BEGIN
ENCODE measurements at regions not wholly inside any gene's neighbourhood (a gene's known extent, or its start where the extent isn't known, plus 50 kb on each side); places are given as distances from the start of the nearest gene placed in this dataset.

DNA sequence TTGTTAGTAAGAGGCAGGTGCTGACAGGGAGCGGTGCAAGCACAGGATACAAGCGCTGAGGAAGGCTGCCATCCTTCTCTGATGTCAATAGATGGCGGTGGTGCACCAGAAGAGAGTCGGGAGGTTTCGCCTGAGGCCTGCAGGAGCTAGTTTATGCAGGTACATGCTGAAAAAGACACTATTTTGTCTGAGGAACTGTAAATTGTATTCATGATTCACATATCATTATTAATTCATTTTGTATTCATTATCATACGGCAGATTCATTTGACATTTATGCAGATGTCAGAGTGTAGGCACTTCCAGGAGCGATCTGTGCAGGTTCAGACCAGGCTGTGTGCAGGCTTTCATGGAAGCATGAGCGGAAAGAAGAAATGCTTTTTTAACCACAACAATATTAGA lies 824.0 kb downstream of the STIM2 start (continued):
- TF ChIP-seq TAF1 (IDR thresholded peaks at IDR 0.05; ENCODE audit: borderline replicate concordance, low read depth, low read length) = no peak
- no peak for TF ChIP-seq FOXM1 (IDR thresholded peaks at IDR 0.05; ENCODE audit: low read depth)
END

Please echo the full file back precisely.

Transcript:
ENCODE measurements at regions not wholly inside any gene's neighbourhood (a gene's known extent, or its start where the extent isn't known, plus 50 kb on each side); places are given as distances from the start of the nearest gene placed in this dataset.

DNA sequence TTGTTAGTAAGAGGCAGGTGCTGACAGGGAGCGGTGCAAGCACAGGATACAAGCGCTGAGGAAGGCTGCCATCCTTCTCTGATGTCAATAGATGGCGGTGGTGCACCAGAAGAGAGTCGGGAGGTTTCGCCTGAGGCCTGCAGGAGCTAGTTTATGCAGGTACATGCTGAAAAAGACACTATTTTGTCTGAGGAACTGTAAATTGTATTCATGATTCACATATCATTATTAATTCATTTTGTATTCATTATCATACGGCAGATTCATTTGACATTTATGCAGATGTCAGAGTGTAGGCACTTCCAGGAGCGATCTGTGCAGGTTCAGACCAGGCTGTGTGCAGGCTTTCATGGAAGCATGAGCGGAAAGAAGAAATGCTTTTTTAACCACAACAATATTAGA lies 824.0 kb downstream of the STIM2 start (continued):
- TF ChIP-seq TAF1 (IDR thresholded peaks at IDR 0.05; ENCODE audit: borderline replicate concordance, low read depth, low read length) = no peak
- no peak for TF ChIP-seq FOXM1 (IDR thresholded peaks at IDR 0.05; ENCODE audit: low read depth)